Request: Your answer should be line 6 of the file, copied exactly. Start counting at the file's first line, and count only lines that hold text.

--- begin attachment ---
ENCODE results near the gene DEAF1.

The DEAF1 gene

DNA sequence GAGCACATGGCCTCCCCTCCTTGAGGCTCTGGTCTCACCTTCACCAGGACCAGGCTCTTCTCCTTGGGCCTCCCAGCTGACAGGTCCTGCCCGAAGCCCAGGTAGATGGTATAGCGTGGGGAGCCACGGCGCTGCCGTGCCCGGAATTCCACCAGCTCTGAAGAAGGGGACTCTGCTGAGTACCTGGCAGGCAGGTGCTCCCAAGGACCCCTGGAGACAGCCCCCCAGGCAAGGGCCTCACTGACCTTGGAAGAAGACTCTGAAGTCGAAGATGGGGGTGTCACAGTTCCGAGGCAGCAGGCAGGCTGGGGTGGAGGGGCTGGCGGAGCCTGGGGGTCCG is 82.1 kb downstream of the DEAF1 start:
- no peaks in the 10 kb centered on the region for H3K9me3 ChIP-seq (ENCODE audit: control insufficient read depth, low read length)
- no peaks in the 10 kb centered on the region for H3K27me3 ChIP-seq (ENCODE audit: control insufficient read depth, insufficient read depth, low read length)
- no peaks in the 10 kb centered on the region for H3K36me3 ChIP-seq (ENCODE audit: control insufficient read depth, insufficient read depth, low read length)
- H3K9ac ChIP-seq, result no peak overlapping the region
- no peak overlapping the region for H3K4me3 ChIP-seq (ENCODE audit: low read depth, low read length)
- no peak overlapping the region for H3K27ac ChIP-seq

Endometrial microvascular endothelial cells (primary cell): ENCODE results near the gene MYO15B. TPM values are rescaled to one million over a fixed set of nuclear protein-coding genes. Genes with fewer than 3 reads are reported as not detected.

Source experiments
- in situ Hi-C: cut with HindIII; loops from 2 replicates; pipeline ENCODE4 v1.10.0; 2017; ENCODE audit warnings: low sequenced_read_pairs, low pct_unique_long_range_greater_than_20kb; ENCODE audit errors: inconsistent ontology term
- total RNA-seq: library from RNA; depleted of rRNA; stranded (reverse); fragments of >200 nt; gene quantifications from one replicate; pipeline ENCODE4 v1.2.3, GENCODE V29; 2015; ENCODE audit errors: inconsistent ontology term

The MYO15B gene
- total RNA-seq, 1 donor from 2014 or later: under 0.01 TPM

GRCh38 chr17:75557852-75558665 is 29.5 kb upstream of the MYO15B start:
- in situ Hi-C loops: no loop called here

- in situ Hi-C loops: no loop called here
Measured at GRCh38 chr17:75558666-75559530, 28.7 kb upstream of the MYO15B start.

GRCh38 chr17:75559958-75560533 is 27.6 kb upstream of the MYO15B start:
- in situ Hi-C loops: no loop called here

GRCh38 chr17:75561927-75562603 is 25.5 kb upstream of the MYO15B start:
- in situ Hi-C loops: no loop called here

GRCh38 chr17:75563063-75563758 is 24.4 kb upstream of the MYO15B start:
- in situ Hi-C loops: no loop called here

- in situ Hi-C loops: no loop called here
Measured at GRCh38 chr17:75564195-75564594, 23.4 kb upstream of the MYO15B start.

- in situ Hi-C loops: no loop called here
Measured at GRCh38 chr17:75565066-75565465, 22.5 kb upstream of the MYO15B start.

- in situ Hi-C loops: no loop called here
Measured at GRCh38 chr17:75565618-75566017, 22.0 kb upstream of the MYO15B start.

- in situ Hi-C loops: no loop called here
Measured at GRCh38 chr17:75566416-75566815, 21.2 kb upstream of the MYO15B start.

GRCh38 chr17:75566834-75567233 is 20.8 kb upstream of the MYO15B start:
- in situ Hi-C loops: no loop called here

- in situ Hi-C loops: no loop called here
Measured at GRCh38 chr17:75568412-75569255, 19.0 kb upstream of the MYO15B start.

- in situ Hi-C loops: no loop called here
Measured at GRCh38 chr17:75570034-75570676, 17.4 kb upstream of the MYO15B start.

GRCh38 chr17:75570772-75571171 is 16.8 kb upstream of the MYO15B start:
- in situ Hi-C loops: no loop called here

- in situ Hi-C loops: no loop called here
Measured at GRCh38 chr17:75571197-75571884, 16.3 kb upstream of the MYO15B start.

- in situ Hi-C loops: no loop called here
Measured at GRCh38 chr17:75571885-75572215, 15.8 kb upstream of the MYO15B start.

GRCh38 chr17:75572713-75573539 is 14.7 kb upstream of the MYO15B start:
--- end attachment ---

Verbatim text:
- no peaks in the 10 kb centered on the region for H3K36me3 ChIP-seq (ENCODE audit: control insufficient read depth, insufficient read depth, low read length)